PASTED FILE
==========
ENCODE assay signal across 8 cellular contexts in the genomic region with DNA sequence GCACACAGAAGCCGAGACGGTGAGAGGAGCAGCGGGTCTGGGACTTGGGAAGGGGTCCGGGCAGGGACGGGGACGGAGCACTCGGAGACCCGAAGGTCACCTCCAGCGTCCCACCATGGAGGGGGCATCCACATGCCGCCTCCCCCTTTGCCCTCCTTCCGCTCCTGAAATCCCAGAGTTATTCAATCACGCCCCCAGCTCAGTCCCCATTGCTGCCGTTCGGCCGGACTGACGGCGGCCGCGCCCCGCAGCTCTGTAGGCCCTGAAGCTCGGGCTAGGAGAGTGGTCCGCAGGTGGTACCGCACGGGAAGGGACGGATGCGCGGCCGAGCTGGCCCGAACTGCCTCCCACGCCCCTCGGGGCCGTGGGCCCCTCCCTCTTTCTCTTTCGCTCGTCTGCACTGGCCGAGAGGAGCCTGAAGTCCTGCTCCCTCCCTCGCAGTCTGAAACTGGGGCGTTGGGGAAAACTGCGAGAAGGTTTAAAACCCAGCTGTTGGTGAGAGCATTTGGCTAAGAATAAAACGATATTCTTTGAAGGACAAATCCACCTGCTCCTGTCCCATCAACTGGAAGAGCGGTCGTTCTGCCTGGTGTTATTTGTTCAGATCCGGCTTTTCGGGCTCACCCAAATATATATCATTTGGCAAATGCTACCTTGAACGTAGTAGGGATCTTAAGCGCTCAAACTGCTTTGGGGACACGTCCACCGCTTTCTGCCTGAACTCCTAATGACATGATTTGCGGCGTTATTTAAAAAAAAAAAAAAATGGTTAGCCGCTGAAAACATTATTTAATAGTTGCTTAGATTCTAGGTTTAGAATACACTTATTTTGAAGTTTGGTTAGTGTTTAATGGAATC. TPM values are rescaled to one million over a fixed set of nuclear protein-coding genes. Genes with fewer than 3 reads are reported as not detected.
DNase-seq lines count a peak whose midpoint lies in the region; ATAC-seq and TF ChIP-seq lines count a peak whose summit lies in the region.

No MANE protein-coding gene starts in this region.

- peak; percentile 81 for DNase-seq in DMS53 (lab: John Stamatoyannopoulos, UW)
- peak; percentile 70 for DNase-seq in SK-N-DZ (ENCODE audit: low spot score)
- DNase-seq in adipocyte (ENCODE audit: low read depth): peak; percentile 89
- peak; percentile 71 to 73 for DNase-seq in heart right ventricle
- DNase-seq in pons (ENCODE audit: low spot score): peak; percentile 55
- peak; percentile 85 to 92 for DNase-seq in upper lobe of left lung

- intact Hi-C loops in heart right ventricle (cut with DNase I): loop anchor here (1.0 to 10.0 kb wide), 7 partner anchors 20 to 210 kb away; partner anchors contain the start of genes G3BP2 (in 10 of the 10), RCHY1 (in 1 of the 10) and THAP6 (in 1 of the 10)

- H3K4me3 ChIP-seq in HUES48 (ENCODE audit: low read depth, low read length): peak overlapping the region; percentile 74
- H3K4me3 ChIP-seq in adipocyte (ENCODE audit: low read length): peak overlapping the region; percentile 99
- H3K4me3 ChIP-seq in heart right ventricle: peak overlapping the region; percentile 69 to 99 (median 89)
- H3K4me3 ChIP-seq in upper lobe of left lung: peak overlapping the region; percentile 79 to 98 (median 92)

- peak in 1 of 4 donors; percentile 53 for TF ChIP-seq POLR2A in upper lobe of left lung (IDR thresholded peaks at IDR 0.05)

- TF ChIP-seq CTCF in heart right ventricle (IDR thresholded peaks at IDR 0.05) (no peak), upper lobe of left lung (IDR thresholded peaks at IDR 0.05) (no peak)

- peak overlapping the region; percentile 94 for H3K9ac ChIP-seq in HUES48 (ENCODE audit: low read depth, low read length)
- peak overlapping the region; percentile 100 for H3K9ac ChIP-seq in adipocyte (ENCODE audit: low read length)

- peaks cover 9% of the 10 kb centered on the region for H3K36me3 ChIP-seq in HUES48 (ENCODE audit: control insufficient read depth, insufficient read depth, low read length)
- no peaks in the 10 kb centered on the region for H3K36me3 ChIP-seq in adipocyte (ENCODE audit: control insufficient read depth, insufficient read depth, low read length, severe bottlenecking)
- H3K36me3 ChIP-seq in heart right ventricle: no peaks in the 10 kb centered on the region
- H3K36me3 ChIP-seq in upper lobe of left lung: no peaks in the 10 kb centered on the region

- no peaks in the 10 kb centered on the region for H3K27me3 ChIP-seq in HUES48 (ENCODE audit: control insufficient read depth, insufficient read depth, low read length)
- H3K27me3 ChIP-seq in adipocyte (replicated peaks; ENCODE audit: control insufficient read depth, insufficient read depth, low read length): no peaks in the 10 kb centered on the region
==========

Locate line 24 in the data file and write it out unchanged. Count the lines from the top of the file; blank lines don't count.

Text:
- H3K27me3 ChIP-seq in adipocyte (replicated peaks; ENCODE audit: control insufficient read depth, insufficient read depth, low read length): no peaks in the 10 kb centered on the region